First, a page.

Lara:

 

That weekend Pro had another one of his motel room TV incidents. 



Nina:

 

I still like to think Pro pulled those stunts to have an alibi.



Lara:

 

Nah, he was just a little temperamental I suspect.

 

Anyhow, he wanted some alone time to watch the Sunday football game, so he rented a room in Brookline. After losing $7000 on whatever game he bet on, Pro ripped the TV from its secured place and hurled it out of the window, luckily not hitting any passersby, but the TV was toast.



Nina: 

 

Back to the trial. Dr. Freeman was the last eyewitness. Markham introduced the few pieces of physical evidence he had, and then rested his case. 

 

Bailey and Balliro made several motions to dismiss the trial but Wyzanski refused, saying, “I could rule on those motions now, but I think it better for both sides to have a jury decide this case.”

 

The judge’s instructions to the jury lasted nearly an hour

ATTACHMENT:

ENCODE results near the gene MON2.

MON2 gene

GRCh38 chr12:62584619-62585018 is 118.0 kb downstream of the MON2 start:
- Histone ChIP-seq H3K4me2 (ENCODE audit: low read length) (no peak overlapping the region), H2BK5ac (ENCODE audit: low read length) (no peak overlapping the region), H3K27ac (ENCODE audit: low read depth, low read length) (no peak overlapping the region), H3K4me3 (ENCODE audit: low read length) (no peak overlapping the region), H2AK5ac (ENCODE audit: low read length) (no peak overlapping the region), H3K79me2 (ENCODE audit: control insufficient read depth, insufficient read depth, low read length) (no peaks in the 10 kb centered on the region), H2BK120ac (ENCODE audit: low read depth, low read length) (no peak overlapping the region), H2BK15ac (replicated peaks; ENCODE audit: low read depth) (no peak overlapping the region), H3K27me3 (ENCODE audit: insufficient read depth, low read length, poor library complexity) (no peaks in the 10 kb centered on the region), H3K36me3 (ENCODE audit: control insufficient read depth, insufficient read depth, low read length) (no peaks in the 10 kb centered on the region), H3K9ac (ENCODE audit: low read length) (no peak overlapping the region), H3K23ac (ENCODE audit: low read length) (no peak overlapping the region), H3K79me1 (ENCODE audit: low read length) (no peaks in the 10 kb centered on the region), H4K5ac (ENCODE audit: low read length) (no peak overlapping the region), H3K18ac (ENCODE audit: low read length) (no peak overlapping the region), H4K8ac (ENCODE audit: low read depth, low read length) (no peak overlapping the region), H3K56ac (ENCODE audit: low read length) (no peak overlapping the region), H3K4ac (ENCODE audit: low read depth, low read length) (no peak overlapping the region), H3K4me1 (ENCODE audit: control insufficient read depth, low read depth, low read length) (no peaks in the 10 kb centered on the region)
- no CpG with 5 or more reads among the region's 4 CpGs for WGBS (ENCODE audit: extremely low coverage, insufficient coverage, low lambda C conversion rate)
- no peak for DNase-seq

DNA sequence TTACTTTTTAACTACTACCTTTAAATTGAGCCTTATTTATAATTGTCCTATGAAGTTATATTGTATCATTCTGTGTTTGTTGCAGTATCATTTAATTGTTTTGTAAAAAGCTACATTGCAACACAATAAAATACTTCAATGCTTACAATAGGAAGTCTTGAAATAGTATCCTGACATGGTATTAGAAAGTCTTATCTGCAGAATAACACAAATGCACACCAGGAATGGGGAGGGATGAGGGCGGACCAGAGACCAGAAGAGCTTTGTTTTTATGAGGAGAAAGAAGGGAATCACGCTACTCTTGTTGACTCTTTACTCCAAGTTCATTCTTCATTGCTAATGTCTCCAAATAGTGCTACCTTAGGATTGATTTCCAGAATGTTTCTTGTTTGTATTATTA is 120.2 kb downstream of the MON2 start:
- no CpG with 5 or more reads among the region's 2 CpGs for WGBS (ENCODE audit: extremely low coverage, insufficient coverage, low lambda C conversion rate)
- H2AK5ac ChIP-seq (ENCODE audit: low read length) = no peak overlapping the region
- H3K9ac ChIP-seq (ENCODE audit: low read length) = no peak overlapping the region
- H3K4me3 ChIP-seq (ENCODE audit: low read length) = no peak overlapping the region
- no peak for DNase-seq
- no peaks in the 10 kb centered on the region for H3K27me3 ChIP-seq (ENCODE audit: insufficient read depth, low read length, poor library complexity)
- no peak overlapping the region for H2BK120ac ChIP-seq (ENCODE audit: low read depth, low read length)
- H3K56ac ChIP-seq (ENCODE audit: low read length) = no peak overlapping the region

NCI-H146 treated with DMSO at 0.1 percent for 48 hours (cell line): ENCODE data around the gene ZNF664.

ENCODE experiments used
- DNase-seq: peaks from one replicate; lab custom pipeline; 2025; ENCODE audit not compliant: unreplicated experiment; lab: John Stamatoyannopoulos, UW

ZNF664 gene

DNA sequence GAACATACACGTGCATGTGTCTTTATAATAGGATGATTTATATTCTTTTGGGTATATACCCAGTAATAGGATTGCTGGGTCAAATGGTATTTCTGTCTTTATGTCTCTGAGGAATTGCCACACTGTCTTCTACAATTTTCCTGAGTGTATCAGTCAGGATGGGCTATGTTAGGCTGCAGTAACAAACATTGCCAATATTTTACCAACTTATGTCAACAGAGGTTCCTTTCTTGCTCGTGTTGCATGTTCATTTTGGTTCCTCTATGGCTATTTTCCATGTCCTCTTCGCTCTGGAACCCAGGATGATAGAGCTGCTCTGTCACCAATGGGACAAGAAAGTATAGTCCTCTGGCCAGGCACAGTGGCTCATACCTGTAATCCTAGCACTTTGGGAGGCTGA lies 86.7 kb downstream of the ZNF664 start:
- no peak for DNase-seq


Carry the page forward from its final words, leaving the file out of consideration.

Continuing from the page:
“You have been told by the government that these were disinterested witnesses. Do you really believe there were disinterested witnesses? Many of them knew there were rewards of up to $150,000 offered for a solution to the case. Is this not a situation in which motive must be weighed?”

 

“The defendants don’t have to prove anything. It is up to the government, and the government knows that from the beginning.” Wyzanski reminded his audience.



Lara:

 

The jury took an hour and ten minutes to reach its verdict of not guilty.

 

Wyzanski delivered another speech:

 

“I agree with and thoroughly applaud your verdict. Hearing only the evidence admitted before you and weighing the arguments of counsel and the charge by the Court, you have reached what seems to me the only just result according to the law.”

 

He then launched into an invective against the press for their coverage of the case, the trial and Wyzanski personally. He said that he’d considered bringing contempt charges against the Boston Herald Traveler specifically, but decided to explore other avenues. Three days later, the Associated Press reported that Wyzanski had threatened to bring the Boston Herald Traveler before a Federal Grand Jury on charges of financial malfeasance and connections to the mafia.



Nina: